The 20th century, with its emphasis on war and mass industrialization, favored the functionalism of modernism in architecture, design, and other areas. This saw such elements as decoration, embellishment, playfulness and humor pushed to the sidelines in design. The rise of a more consumerist economic system later in the century, however, created the chance for these elements to make a comeback.
One of the important movements that responded to this aesthetic challenge was the Memphis Group, a collection of like-minded designers, whose only connection to Memphis was that Bob Dylan’s song “Stuck Inside of Mobile with the Memphis Blues Again” provided the background music to the group’s first meeting.
The latest exhibition at the 21—21 Design Sight museum in Roppongi takes a look at this important Postmodernist movement through the relationship between two of the group’s key members, the Austrian-born Italian designer, Ettore Sottsass, and the Japanese designer Shiro Kuramata.
“The message of the exhibition is that functionality is not the only purpose for design,” explains the museum’s PR manager, Miryon Ko. “You need love and dreams for design as well.”
Humor is also important, as many of the items, which include furniture, utensils, packaging, and objet d’art, reveal both designers’ keen wit and playful approach to design.
For example, greeting visitors at the museum’s entrance is “Carlton (Memphis)” (1981), one of the first pieces Sottsass created for the group. This is a large, colorful, wooden piece of furniture with an anthropomorphic and almost childlike design, whose function is not immediately obvious. After a few seconds, it hits you that it’s basically a bookshelf, with the gap between perception and understanding working rather like comic timing.
This is one of the few contemporary Sottsass pieces in the exhibition, although, as a tribute to the designer, who passed away in 2007 at the age of 90, the show also features a stunning array of glass objects made posthumously from his final designs.
These are the designer’s re-imagining of kachinas, animist spirit beings in the culture of Pueblo Indians of the South Western United States. Often represented by small wooden or clay statues, they can represent either ancestors or aspects of the natural world. Reflecting this ambiguity, kachinas can be human-shaped or more abstract, something that can also be seen in Sottsass’ designs.
“When he stayed in the U.S., he went to [the modernist designer] George Nelson’s house and he found some Kachinas by native Americans,” explains Ko. “He did the drawings for these in a small sketchbook three years before he died, and he started to work with his colleagues on the prototypes. But the 20 pieces here have been realized for this exhibition. They are really new, and we can say that they are some of the last works by Sottsass.”
Created long after the Memphis Group disbanded in 1988, the kachinas nevertheless express Sottsass’ design ethos and point to its success. Although nonfunctional objects, the size, compactness and sleek surfaces of the objects almost convince the viewer that they have some hidden functionality — perhaps the final joke of a master designer!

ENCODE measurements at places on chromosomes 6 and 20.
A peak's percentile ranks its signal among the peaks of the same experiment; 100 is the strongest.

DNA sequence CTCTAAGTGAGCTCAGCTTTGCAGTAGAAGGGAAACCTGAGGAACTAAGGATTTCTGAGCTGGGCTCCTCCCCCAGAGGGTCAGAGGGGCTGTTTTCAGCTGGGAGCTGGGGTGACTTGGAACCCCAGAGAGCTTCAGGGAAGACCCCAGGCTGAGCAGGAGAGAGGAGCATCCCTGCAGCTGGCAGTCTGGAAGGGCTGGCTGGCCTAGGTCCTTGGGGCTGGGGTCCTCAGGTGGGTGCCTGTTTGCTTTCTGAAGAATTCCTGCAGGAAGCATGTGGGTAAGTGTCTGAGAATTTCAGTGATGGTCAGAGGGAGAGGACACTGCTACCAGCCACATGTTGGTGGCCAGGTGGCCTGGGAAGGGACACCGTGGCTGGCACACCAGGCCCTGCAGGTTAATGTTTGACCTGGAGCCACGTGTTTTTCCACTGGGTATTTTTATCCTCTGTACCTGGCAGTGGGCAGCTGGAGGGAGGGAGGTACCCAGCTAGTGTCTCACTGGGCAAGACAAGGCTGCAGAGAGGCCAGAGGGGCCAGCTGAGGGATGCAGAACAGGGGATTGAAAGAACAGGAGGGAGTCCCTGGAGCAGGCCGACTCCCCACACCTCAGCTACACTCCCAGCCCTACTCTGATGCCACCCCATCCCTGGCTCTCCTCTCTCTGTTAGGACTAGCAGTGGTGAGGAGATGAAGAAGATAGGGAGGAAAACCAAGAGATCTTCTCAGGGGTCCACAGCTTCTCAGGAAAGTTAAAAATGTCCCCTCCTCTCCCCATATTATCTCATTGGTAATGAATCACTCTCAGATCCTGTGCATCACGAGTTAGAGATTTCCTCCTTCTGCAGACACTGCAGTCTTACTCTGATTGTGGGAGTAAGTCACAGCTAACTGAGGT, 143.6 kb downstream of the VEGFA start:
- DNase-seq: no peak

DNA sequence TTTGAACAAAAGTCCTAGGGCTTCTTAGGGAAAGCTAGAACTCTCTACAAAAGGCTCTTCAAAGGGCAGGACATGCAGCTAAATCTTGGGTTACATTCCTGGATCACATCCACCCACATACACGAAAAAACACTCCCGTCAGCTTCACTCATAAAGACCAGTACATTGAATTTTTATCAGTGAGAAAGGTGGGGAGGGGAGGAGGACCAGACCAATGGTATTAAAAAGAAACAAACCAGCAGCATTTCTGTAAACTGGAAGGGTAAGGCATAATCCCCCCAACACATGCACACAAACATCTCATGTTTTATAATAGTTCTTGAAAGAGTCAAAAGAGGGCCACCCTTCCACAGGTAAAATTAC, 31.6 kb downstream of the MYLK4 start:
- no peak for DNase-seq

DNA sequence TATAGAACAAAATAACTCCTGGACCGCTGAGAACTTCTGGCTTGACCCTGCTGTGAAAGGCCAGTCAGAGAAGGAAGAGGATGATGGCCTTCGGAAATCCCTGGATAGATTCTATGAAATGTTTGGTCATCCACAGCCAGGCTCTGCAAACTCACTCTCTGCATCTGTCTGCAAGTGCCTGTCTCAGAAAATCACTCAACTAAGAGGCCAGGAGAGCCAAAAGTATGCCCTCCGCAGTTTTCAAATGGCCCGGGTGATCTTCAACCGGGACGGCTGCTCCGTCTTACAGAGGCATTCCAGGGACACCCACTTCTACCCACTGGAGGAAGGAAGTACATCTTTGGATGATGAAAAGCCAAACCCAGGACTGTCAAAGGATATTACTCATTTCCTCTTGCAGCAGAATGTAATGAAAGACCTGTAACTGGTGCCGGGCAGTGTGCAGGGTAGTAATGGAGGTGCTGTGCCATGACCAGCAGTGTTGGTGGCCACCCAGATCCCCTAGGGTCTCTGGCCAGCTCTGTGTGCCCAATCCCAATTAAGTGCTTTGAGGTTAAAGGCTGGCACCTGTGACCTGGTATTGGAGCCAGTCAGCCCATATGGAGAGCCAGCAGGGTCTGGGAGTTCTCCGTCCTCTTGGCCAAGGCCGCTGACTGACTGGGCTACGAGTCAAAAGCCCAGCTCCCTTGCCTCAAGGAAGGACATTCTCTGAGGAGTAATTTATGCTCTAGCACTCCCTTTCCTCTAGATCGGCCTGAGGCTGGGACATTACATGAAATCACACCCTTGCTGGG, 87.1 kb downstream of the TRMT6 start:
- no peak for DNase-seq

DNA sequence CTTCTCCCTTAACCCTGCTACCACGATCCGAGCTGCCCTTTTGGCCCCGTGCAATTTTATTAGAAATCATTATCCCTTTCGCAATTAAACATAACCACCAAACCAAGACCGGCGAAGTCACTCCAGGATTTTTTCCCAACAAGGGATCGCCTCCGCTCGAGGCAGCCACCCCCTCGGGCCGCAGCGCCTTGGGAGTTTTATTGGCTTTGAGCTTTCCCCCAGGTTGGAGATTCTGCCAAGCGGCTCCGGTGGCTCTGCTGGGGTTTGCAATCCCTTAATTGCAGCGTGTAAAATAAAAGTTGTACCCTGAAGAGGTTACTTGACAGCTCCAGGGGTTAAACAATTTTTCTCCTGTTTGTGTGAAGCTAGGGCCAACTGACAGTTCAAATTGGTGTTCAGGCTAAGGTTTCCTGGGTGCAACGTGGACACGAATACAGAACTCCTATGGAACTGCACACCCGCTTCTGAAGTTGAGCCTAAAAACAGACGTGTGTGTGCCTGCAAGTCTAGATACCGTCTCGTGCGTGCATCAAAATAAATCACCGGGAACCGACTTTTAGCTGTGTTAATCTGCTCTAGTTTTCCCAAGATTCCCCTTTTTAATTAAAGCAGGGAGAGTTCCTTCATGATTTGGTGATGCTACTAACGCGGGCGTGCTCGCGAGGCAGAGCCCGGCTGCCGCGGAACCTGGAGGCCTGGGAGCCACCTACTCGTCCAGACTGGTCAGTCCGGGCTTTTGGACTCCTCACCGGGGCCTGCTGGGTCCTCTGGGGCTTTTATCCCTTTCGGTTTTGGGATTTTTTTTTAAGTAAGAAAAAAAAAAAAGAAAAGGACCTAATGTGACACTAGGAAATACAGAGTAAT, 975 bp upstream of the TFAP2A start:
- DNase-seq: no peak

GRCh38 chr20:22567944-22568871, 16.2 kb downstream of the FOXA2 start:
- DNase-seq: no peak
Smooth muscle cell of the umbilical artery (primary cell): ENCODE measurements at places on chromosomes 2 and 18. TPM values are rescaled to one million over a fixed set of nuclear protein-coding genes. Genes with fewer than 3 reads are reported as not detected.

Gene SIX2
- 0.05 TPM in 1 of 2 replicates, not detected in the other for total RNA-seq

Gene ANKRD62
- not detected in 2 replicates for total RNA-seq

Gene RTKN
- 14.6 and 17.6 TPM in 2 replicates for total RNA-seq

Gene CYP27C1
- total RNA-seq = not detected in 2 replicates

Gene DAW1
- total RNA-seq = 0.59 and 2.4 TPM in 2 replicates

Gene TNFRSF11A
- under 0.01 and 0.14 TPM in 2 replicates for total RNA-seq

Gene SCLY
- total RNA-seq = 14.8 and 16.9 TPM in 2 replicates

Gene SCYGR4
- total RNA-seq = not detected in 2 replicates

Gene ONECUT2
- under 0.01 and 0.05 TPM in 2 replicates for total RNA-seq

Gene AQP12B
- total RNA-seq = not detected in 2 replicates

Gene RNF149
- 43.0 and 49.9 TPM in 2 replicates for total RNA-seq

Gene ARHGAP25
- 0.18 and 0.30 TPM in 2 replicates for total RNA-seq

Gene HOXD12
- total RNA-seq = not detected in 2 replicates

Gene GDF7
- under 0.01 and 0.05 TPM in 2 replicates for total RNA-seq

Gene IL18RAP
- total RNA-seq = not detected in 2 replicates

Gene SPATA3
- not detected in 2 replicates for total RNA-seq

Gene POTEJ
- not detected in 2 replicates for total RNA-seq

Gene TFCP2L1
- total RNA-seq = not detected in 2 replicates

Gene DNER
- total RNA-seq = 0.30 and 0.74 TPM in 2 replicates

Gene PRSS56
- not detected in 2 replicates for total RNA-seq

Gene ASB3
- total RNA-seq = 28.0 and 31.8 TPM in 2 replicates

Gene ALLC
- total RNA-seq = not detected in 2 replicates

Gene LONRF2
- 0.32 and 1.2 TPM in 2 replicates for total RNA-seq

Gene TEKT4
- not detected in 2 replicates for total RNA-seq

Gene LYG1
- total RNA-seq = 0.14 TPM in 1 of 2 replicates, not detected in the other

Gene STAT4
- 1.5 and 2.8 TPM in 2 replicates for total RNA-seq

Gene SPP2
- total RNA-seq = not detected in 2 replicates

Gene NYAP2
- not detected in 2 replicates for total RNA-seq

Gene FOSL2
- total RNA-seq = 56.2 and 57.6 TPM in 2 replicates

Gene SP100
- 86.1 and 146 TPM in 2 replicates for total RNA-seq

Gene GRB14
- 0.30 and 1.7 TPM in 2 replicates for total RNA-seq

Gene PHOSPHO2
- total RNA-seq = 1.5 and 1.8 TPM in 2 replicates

How Memphis impacted design can be better seen in the rest of the exhibition, which focuses on Kuramata’s designs through the 1980s to his death in 1991. Rather than a complete rejection of modernism, the group’s aesthetic tried to re-interpret and develop modernism’s conventional design, allowing materials to express themselves more decoratively and unleashing some of the hidden absurdities of geometry.
Kuramata’s steel pipe and fabric “Sofa with Arms” (1982) is still very much in the realm of the stylish and functional, but his “Three-legged Chair A” from the same year and “Umbrella Stand” (1985) show elements of Postmodernist humor — deadpan in the first case, surreal in the second.
Kuramata’s attitude to modernism is perhaps best demonstrated by his “Homage to Josef Hoffman, Begin the Beguine” (1985). For this work he started with a wooden chair by the modernist furniture designer Josef Hoffman, had it wrapped in thin steel rods and then burned, leaving a mind-boggling, chrome-plated ghost image of the original chair in steel — an item that manages to both respect and mock modernism at the same time.
Of particular interest is Kuramata’s constant experimentation with materials. Examples of this include shattered glass sandwiched between sheets of intact glass used to create tables; metal sheets pierced and stretched to create a strong, weblike material shaped into table legs, chairs, and shop surfaces; and “Star Piece,” a smooth, safe material made from a mixture of broken glass and cement with plenty of visual texture.
Including elements of destruction within their essential design, these materials not only poke gentle fun at the implicit perfection of modernism, but will no doubt resonate strongly with an audience slowly recovering from the Great Tohoku Earthquake.
“Kuramata Shiro, Ettore Sottsass” at 21_21 Design Sight runs till May 8; admission ¥1,000; open 11 a.m.-6 p.m. (these limited opening hours are temporary, please check website for updates), closed Tue. For more information, visit www.2121designsight.jp.